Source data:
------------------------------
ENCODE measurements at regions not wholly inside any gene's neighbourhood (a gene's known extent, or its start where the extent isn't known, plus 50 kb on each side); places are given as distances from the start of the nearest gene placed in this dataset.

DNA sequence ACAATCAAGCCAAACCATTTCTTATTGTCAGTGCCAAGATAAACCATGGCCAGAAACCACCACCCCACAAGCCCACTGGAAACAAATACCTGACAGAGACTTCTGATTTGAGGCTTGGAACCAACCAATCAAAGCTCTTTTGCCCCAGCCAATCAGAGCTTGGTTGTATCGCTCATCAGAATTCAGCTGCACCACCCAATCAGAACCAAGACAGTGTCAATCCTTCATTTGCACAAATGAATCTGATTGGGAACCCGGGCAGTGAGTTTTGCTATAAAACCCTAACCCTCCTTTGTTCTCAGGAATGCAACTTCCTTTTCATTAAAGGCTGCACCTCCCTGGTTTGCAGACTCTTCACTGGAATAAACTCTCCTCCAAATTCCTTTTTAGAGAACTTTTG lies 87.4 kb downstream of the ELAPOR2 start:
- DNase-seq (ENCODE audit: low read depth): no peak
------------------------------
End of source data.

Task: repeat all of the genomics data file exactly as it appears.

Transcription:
ENCODE measurements at regions not wholly inside any gene's neighbourhood (a gene's known extent, or its start where the extent isn't known, plus 50 kb on each side); places are given as distances from the start of the nearest gene placed in this dataset.

DNA sequence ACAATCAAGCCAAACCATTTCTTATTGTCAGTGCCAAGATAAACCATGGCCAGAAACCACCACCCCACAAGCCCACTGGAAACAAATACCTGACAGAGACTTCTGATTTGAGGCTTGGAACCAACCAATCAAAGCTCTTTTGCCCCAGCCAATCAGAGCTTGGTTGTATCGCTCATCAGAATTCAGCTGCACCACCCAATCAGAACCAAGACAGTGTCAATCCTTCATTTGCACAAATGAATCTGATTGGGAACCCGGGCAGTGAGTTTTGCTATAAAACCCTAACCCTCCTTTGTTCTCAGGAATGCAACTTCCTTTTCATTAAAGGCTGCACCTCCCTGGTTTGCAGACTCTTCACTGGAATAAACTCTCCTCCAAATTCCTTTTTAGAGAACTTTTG lies 87.4 kb downstream of the ELAPOR2 start:
- DNase-seq (ENCODE audit: low read depth): no peak